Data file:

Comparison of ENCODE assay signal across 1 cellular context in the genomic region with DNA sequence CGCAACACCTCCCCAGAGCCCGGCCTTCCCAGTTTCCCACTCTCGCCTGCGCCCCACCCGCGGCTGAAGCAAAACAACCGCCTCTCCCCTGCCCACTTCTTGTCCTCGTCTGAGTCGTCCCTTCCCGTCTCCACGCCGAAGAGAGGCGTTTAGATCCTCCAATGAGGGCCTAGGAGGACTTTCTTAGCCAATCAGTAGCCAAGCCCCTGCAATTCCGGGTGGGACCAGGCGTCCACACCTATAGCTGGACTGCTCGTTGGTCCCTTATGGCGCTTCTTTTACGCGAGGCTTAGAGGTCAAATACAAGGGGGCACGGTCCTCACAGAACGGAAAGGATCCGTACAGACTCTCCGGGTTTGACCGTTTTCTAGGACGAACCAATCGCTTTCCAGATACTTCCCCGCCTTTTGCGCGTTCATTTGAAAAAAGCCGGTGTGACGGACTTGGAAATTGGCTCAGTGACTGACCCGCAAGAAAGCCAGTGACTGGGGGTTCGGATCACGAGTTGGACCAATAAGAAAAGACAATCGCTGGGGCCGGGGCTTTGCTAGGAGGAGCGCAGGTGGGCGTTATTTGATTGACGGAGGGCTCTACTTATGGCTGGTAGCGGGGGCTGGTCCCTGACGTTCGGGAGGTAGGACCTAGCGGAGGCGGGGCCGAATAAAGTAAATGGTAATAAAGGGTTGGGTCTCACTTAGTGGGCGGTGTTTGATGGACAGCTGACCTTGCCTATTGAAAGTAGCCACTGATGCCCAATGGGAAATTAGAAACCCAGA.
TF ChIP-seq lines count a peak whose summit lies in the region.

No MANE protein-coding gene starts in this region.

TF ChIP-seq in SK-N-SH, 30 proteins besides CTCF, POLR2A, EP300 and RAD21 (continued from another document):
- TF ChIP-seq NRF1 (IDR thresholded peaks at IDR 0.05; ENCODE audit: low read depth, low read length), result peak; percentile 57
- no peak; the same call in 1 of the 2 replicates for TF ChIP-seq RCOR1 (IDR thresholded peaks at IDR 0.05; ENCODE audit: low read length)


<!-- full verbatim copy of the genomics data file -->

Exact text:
Comparison of ENCODE assay signal across 1 cellular context in the genomic region with DNA sequence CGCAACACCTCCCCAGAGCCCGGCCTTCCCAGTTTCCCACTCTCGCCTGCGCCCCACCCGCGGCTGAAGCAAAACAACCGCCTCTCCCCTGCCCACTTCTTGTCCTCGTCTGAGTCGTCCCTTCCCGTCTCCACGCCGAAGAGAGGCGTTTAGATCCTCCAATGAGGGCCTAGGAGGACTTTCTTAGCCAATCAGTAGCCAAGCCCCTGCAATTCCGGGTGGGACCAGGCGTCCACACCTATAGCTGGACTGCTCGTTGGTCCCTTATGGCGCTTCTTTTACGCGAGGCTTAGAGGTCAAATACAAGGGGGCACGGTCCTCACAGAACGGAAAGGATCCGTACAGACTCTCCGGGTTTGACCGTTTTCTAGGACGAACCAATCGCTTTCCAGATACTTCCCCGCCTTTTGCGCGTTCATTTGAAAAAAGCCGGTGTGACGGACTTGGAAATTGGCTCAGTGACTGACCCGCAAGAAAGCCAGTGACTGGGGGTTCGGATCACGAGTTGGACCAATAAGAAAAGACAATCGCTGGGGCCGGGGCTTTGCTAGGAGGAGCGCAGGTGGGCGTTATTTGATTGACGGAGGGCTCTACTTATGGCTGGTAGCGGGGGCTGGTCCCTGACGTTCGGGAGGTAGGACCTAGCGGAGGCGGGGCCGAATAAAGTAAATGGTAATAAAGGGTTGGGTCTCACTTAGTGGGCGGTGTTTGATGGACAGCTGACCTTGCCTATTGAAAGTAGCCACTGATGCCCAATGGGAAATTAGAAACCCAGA.
TF ChIP-seq lines count a peak whose summit lies in the region.

No MANE protein-coding gene starts in this region.

TF ChIP-seq in SK-N-SH, 30 proteins besides CTCF, POLR2A, EP300 and RAD21 (continued from another document):
- TF ChIP-seq NRF1 (IDR thresholded peaks at IDR 0.05; ENCODE audit: low read depth, low read length), result peak; percentile 57
- no peak; the same call in 1 of the 2 replicates for TF ChIP-seq RCOR1 (IDR thresholded peaks at IDR 0.05; ENCODE audit: low read length)